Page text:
Lille: The young man who threatened a mosque in a video will be tried in mid-August
The trial of a 23-year-old man, tried for having, in a video, uttered threats against the faithful of one of the main mosques in Lille, was postponed to August 19 due to the absence of his psychological expertise.
Prosecuted for “public apology for an act of terrorism” and “death threat” committed because of “race, ethnicity, nation or religion”, the man will remain in pre-trial detention pending his judgment, the court ordered.
He admitted to making the threats
The defendant was arrested on June 23 at his home in Faches-Thumesnil, after a report via the Pharos online platform of a video published on the Telegram application. In this video, “an individual” expressed “his intention to commit an attack against the Lille-Sud mosque”, indicated the Lille prosecutor’s office.
Another sequence focused on the Christchurch killings in 2019 in New Zealand, which he described as “pure happiness”, the magistrate told the hearing on Wednesday. A white supremacist had killed 51 people and injured dozens more at two mosques.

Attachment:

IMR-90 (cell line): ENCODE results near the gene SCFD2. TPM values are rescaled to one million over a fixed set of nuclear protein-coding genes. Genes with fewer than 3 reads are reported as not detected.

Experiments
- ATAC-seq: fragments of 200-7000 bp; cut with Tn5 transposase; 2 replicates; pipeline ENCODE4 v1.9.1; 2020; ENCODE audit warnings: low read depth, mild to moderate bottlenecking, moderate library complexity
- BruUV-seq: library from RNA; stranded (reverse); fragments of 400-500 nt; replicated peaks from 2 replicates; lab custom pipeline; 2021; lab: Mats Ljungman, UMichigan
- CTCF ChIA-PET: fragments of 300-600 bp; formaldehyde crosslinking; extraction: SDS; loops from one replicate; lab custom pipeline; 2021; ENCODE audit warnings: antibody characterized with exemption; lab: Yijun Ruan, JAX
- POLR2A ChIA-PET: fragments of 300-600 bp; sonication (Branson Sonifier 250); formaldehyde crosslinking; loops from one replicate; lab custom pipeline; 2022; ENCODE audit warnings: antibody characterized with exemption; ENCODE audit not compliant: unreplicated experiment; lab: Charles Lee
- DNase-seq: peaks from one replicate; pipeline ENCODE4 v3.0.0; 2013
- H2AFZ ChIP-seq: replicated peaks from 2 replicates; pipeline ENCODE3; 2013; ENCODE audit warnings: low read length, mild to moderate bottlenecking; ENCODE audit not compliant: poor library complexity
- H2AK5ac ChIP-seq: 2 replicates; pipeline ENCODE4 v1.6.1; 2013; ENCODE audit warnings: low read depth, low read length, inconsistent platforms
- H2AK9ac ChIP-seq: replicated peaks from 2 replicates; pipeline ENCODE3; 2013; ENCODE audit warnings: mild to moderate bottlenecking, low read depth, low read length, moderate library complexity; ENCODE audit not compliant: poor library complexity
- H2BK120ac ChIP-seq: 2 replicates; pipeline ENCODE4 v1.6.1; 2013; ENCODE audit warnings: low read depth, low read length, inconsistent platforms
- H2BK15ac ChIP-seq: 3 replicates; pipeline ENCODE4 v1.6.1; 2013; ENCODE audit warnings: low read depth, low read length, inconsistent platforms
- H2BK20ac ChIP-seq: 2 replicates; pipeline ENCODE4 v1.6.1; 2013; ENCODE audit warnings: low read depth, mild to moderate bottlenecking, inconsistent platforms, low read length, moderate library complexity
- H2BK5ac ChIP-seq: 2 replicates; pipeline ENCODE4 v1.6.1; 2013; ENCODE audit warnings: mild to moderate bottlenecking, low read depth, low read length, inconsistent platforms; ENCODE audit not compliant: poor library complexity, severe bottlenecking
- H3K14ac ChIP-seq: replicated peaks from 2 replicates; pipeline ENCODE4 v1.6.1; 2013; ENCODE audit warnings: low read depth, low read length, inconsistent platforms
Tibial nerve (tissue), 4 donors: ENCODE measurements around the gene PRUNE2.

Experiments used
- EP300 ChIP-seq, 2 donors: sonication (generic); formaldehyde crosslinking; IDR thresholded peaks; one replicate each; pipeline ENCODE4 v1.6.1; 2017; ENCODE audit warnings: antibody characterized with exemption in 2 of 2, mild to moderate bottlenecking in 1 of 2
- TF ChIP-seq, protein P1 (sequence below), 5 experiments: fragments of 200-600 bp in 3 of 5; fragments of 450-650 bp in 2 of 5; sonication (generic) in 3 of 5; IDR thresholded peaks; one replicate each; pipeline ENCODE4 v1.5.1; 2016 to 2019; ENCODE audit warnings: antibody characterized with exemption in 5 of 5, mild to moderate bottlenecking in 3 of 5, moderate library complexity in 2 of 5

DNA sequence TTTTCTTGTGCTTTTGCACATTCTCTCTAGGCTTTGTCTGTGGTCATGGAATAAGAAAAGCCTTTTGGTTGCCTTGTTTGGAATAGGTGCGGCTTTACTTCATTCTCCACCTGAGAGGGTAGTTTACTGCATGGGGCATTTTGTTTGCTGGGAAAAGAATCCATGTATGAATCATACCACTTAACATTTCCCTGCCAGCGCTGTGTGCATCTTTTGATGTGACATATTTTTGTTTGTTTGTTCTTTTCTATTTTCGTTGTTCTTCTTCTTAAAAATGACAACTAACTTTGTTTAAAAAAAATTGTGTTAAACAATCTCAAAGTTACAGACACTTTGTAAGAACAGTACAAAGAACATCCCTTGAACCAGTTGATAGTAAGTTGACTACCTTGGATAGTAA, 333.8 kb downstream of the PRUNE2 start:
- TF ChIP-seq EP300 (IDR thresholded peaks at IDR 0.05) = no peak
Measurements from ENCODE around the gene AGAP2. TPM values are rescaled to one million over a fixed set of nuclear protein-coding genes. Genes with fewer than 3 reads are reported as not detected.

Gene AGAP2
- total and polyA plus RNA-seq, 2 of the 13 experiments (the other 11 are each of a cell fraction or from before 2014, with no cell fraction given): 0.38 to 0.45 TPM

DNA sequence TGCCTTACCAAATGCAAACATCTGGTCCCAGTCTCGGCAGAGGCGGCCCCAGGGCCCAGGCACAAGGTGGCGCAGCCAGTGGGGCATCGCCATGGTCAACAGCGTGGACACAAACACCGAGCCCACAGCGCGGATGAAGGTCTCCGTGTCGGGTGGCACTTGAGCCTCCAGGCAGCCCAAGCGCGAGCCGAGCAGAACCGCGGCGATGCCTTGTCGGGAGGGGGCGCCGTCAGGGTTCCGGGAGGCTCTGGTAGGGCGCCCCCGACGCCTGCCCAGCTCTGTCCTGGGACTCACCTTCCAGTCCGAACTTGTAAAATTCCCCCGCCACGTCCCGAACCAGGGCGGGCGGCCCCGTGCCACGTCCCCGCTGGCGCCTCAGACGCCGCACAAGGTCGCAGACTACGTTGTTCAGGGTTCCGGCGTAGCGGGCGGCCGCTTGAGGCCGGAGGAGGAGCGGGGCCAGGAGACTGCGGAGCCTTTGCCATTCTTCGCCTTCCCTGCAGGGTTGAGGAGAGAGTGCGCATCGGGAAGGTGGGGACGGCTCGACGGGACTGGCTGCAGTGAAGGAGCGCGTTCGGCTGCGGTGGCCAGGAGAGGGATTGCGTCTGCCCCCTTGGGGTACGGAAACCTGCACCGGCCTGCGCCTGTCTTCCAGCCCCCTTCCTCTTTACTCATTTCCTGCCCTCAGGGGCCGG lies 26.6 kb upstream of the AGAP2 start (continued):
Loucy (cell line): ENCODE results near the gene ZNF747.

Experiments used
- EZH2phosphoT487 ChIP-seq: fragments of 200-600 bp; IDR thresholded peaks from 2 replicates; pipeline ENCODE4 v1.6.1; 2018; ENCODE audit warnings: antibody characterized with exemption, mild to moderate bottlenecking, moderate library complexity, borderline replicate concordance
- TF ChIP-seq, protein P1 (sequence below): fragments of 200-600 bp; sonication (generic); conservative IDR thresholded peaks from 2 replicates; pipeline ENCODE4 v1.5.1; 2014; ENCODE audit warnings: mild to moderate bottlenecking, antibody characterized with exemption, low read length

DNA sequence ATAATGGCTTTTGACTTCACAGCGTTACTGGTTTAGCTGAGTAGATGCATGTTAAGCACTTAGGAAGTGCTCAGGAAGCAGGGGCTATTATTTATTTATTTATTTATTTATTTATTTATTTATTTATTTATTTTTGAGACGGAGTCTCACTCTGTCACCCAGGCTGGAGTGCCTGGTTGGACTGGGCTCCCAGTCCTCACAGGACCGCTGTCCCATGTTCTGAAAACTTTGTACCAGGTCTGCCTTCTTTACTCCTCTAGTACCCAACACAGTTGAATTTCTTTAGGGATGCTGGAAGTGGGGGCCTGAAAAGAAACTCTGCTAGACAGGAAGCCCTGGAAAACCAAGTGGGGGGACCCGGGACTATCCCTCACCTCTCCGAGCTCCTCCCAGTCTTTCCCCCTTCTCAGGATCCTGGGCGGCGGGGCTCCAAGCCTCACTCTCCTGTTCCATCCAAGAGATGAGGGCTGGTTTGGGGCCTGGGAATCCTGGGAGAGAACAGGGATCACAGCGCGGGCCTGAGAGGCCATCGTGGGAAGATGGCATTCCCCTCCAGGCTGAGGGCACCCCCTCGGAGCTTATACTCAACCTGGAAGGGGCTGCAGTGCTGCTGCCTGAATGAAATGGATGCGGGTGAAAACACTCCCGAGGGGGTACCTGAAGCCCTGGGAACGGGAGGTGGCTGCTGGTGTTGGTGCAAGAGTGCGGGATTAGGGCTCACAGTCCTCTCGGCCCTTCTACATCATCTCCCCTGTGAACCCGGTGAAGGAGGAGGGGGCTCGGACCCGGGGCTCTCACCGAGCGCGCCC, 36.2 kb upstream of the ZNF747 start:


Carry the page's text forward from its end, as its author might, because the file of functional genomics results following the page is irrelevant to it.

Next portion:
Quickly identified, the suspect admitted during the hearings “to be the author of the threats”. “Without real political or religious conviction, the respondent does not claim to be extreme right but seems at the very least interested in the discussion groups linked to these movements”, had underlined the parquet floor of Lille.
The video was shot in a square between the Al-Imane mosque and a Muslim association, Human Appeal, the target of Islamophobic tags a few months ago, said the secretary general of the mosque, Makhlouf Mameche.
“I did this under the influence of alcohol”
We hear the person filming say while walking “it’s a small mosque, but on Fridays there are people, there is a way to kill a good twenty people”, insisting “I’m going to kill these sons of bitches” .
The suspect, born in Auchel, in Pas-de-Calais, father of a four-year-old girl, stopped school in 5th grade. His criminal record has two entries for travel without a ticket on public transport and an invasion of privacy, said the president.
Unemployed at the time of his incarceration, he said Wednesday “regret” his gesture. “I did this under the influence of alcohol, I have no hatred,” he said, adding that he was “afraid” in prison.
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